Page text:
Harry is rapidly enjoying his independence which is fantastic and likes to walk at your side which is usually fine in safe areas like fields etc. But his lack of danger awareness coupled with one eye and ear means that he really struggles to know where sound or objects are coming from. This can make him a danger to himself and others at times. I hold his hand at all times and sometimes his wrist as we get closer to a store and he starts to try to pull away from me. The last thing I want is him slipping from my grasp and ending up injured (we’ve tried wrist bands and reins both of which upset him more). Thankfully I don’t have to do this very often anymore but I explained it anyway. Forewarned is forearmed.
Be clear on how many toys he can have
Emily was buying him a gift (the vetch turtle if fate was feeling kind) and she also had some birthday money from my brother for another present. I explained that she would need to make it clear in the car that he could only have two presents. He had a habit of collecting six and then screaming the store down because I made him put five of them back. However, I have found that when he goes into the store knowing he can have a certain number he is happy to make a selection which has made life much easier for everyone. I did also warn them that he might try to slip small toys into her bag or stuff them into pockets. I just want to make it clear at this point that this is not learnt behaviour and Toys R Us do not need to be upping security on days we visit!
Allow him to run into the store
Now this is a biggy. Harry knows the layout of the store as well as he knows his house. When he gets into the store he runs faster than the love child of road runner and Usain Bolt, weaving around crowd and buggies like the nimblest dog at crufts as he goes. My mum panics at this but I never worry. I know where he will be and I am hot on his heels but I don’t ever make him walk with me as I know it would blow the lid off the pressure cooker of excitement. Plus, if you just listen you will hear exclamations of “VTECH WOW!” and “YEAY!” which will calm your nerves and warm your heart in the most wonderful way.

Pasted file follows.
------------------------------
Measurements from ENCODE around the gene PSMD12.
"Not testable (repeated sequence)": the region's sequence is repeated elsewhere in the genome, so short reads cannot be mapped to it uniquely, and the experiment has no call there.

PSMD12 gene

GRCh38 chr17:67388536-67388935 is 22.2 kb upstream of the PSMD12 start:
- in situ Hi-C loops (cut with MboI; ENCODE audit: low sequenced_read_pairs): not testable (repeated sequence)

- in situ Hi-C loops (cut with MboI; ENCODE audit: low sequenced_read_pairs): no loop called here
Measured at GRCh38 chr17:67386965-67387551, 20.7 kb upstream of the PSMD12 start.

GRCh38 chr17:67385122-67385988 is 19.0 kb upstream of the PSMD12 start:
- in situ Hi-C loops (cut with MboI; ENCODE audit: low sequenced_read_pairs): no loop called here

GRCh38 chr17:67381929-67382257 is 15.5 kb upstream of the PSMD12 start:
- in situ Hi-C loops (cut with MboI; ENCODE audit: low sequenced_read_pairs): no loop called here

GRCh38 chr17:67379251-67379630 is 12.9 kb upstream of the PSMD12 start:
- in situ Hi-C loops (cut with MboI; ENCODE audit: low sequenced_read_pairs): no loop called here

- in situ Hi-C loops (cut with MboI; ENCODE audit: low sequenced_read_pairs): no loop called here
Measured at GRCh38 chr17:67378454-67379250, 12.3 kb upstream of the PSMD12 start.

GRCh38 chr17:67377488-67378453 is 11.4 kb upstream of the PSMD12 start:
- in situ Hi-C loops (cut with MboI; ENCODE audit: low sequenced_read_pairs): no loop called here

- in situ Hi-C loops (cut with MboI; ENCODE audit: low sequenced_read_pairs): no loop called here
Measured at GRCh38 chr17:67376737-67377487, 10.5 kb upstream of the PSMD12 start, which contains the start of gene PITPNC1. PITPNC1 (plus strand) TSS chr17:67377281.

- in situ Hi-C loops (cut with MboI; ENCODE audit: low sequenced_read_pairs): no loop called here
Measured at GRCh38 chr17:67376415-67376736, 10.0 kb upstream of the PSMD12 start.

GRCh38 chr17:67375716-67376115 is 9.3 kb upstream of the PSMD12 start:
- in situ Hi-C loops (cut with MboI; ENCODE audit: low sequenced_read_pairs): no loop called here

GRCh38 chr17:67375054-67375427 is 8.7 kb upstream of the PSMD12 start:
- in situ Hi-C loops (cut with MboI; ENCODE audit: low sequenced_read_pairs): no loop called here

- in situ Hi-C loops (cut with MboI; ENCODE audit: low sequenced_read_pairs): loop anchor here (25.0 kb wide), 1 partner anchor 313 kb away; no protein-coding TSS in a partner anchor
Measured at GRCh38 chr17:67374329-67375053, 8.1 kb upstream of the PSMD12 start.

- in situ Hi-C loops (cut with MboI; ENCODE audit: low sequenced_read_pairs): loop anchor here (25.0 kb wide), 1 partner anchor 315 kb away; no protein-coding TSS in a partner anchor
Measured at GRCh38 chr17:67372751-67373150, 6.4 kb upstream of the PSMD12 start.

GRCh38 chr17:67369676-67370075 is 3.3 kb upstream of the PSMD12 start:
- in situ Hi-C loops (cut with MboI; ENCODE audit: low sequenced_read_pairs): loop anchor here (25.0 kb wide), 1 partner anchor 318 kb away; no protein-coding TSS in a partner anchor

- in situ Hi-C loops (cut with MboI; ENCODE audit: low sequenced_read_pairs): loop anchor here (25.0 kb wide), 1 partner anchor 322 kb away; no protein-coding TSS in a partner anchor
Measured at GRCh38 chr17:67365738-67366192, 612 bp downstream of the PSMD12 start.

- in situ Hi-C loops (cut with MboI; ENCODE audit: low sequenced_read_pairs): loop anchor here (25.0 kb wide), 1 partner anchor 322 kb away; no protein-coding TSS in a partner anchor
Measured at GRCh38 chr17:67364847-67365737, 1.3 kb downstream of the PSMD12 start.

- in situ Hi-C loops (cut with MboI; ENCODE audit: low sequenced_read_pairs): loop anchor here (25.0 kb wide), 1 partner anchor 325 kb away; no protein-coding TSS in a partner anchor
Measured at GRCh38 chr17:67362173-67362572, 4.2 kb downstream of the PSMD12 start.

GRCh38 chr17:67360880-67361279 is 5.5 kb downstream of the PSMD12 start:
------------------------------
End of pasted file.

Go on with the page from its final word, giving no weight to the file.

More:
“Let’s pay the lady now”
Five words which are an essential part of the shopping experience. Harry has found the toy, picked the toy up and now wants to take it back to the car. He always forgets that minor detail of paying for it (I promise that I’m not raising the artful dodger!) and waiting in a queue is a huge inconvenience to a boy who simply wants to play with the toy he has chosen. Apologies to male cashiers but I have found that by saying “Lets pay the lady now”, Harry factors the wait into his shopping trip and is less likely to get distressed. Don’t get me wrong, extra-long queues can strike fear into my heart but generally he’s fine once he knows it’s something we need to do.
So, off they went for the shopping trip and Oliver and I grabbed the opportunity to go swimming at the gym. An hour later and they were home, one very happy boy with one enormous Vtech Turtle and a Vtech snail. Emily said, as I had expected, that he was particularly keen to get across the car park to the store and exceptionally fast once he was in there but he’d been delightful and had only taken a few seconds to choose his two gifts.
I thanked her and silently thanked the universe for the fact that the turtle had been in stock. That was, until, I realised that the turtle was a ball popper. Andrew has always said that Harry knows exactly what he wants. Turns out, he wants his mother to have a nervous breakdown. Thanks for that son. I’ll be in the corner drinking gin. You can pick up your own balls!